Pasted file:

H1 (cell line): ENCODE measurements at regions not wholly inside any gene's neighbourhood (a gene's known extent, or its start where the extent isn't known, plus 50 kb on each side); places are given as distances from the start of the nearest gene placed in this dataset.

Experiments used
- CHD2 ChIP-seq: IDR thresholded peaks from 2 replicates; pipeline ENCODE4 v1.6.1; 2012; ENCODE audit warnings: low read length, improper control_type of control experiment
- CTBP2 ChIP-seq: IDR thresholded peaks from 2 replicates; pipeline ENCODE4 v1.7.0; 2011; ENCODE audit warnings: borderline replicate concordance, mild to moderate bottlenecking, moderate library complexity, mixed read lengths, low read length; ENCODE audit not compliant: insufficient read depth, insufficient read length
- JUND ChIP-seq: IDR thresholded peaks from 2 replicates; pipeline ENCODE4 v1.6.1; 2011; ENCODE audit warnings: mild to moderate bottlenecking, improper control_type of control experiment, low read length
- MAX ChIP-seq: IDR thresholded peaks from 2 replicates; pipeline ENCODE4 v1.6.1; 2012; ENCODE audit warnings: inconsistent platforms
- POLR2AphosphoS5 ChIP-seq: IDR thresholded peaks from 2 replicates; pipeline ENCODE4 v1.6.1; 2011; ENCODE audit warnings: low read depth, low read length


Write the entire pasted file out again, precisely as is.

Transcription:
H1 (cell line): ENCODE measurements at regions not wholly inside any gene's neighbourhood (a gene's known extent, or its start where the extent isn't known, plus 50 kb on each side); places are given as distances from the start of the nearest gene placed in this dataset.

Experiments used
- CHD2 ChIP-seq: IDR thresholded peaks from 2 replicates; pipeline ENCODE4 v1.6.1; 2012; ENCODE audit warnings: low read length, improper control_type of control experiment
- CTBP2 ChIP-seq: IDR thresholded peaks from 2 replicates; pipeline ENCODE4 v1.7.0; 2011; ENCODE audit warnings: borderline replicate concordance, mild to moderate bottlenecking, moderate library complexity, mixed read lengths, low read length; ENCODE audit not compliant: insufficient read depth, insufficient read length
- JUND ChIP-seq: IDR thresholded peaks from 2 replicates; pipeline ENCODE4 v1.6.1; 2011; ENCODE audit warnings: mild to moderate bottlenecking, improper control_type of control experiment, low read length
- MAX ChIP-seq: IDR thresholded peaks from 2 replicates; pipeline ENCODE4 v1.6.1; 2012; ENCODE audit warnings: inconsistent platforms
- POLR2AphosphoS5 ChIP-seq: IDR thresholded peaks from 2 replicates; pipeline ENCODE4 v1.6.1; 2011; ENCODE audit warnings: low read depth, low read length